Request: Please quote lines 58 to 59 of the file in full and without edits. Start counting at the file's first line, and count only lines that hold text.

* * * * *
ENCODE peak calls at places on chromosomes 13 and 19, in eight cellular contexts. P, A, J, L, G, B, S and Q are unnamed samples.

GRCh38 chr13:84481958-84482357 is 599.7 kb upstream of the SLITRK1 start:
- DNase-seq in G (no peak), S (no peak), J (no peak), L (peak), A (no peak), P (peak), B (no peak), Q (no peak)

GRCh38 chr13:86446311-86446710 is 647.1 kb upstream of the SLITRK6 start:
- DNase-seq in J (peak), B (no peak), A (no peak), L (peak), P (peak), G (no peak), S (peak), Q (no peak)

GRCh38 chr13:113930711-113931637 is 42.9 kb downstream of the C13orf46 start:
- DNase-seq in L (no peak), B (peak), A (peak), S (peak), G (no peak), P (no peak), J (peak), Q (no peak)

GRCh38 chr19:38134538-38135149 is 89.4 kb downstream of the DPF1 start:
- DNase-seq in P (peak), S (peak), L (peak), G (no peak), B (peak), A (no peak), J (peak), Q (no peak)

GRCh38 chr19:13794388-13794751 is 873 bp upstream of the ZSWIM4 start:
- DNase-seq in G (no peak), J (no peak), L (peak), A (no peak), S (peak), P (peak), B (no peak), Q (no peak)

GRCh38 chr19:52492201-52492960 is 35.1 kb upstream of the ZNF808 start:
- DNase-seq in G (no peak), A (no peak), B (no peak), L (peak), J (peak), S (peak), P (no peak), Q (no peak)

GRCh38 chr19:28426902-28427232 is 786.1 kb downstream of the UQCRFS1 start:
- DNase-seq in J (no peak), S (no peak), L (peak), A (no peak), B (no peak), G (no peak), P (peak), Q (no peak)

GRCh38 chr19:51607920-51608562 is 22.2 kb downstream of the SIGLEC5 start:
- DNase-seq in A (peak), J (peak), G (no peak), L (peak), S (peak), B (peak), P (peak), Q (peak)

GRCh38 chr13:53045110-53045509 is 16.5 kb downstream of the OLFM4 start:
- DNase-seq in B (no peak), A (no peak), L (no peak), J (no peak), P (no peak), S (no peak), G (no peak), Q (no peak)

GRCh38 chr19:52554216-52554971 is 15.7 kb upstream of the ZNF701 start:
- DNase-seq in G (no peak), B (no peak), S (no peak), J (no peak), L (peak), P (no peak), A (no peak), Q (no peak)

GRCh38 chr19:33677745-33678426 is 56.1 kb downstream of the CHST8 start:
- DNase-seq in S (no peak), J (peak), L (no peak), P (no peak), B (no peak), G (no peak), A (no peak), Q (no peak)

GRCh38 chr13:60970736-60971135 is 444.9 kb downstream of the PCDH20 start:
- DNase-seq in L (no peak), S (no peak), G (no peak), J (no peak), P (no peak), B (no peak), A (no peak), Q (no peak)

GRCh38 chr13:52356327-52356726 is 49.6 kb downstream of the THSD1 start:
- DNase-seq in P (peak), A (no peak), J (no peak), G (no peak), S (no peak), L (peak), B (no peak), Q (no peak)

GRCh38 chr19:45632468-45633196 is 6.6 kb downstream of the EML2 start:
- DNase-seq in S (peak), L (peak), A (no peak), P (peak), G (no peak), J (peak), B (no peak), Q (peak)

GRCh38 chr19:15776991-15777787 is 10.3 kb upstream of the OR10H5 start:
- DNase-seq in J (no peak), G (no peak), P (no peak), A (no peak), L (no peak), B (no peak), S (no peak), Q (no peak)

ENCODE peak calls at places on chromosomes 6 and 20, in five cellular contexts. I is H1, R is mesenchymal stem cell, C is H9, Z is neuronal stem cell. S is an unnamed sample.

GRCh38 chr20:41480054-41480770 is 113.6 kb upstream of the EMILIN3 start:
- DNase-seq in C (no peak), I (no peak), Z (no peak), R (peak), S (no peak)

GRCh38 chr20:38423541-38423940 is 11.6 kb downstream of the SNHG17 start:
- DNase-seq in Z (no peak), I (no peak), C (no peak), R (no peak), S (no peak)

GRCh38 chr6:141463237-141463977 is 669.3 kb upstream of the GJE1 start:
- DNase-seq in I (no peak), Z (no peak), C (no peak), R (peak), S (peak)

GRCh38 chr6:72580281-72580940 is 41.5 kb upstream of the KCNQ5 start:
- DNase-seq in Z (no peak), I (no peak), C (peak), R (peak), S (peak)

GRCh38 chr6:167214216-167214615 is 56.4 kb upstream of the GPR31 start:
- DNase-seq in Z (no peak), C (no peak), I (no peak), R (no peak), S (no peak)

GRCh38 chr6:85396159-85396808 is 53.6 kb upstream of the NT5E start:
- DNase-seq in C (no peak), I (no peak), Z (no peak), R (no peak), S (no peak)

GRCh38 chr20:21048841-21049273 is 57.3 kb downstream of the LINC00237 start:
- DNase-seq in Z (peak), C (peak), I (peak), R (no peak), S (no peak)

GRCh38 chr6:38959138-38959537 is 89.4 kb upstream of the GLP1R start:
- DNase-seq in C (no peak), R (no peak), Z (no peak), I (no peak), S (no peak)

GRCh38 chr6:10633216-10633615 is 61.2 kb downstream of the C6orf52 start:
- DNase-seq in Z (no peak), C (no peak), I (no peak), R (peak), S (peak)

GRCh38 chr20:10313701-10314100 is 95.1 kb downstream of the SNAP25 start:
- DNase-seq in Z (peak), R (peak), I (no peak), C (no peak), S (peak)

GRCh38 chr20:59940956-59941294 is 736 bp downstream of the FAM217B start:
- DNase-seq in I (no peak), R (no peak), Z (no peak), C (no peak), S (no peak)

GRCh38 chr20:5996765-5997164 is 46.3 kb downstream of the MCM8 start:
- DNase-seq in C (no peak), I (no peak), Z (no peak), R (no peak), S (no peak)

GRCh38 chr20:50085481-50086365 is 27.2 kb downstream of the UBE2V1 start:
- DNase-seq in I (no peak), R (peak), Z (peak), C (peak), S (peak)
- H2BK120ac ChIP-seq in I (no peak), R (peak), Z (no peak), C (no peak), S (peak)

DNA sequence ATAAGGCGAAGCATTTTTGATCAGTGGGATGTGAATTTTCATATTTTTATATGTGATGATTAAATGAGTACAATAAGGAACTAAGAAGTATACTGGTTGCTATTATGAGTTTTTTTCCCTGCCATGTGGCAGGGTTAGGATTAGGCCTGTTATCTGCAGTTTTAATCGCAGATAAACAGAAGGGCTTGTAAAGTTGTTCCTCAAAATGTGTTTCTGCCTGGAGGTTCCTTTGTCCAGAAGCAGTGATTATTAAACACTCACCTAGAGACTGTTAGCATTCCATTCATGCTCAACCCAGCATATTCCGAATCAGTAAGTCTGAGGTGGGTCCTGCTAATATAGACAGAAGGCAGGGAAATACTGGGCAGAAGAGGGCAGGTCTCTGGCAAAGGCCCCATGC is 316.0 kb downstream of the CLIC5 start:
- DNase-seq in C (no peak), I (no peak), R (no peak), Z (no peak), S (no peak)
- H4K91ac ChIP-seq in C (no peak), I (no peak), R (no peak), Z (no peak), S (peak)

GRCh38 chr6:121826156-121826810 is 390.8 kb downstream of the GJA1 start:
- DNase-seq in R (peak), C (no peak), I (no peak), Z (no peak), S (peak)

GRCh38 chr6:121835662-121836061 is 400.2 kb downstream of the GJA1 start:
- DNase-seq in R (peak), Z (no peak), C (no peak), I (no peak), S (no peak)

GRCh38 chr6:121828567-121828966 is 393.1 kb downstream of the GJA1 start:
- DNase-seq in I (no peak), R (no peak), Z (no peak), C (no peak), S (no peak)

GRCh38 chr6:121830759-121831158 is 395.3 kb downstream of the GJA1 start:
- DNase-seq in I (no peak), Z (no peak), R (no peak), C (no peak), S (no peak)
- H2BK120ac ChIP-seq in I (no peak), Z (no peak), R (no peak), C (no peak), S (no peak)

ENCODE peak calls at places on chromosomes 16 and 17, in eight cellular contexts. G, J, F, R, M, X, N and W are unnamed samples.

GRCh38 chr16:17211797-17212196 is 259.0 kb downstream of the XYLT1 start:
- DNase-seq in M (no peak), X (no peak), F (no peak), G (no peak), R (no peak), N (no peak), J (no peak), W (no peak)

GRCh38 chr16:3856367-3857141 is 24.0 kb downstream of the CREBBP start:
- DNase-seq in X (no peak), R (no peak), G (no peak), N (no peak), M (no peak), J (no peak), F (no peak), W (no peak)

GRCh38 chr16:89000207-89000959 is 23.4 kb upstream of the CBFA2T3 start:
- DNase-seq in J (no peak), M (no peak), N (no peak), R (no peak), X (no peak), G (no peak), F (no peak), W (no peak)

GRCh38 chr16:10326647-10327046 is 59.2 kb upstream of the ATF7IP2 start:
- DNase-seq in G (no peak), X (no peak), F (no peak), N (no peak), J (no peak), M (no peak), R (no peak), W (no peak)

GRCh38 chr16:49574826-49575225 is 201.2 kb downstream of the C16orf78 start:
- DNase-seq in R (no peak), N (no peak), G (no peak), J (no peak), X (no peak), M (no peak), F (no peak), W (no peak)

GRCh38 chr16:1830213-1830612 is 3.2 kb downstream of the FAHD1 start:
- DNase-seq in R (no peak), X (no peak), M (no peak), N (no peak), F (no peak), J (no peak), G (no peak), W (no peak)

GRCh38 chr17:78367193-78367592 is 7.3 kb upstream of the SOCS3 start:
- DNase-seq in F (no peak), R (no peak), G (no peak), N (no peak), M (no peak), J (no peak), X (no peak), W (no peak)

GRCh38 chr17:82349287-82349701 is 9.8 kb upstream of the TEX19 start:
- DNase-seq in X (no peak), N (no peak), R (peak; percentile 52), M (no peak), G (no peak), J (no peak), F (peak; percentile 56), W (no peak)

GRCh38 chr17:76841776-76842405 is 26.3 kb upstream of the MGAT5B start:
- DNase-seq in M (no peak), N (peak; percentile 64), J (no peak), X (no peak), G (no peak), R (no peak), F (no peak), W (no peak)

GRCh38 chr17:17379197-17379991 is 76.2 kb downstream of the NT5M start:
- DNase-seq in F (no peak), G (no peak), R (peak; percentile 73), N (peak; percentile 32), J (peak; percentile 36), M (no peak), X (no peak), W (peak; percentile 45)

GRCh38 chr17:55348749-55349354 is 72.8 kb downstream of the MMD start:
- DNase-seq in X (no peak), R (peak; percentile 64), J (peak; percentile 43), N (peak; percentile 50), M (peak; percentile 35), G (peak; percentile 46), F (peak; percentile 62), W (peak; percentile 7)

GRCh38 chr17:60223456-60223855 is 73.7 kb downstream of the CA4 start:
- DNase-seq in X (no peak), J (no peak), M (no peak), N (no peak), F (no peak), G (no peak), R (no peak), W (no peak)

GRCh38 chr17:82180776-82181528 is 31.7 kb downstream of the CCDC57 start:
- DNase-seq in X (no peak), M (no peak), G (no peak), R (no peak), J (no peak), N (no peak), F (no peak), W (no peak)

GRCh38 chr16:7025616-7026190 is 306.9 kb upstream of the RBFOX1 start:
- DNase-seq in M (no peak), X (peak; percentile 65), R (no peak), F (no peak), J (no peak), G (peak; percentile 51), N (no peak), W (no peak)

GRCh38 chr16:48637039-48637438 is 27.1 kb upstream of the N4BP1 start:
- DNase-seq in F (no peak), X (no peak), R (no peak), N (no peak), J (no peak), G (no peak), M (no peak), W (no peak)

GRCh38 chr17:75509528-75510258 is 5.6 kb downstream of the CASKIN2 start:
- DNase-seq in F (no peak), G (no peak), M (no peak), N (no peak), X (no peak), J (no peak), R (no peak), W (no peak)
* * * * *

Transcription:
- DNase-seq in I (no peak), R (peak), Z (peak), C (peak), S (peak)
- H2BK120ac ChIP-seq in I (no peak), R (peak), Z (no peak), C (no peak), S (peak)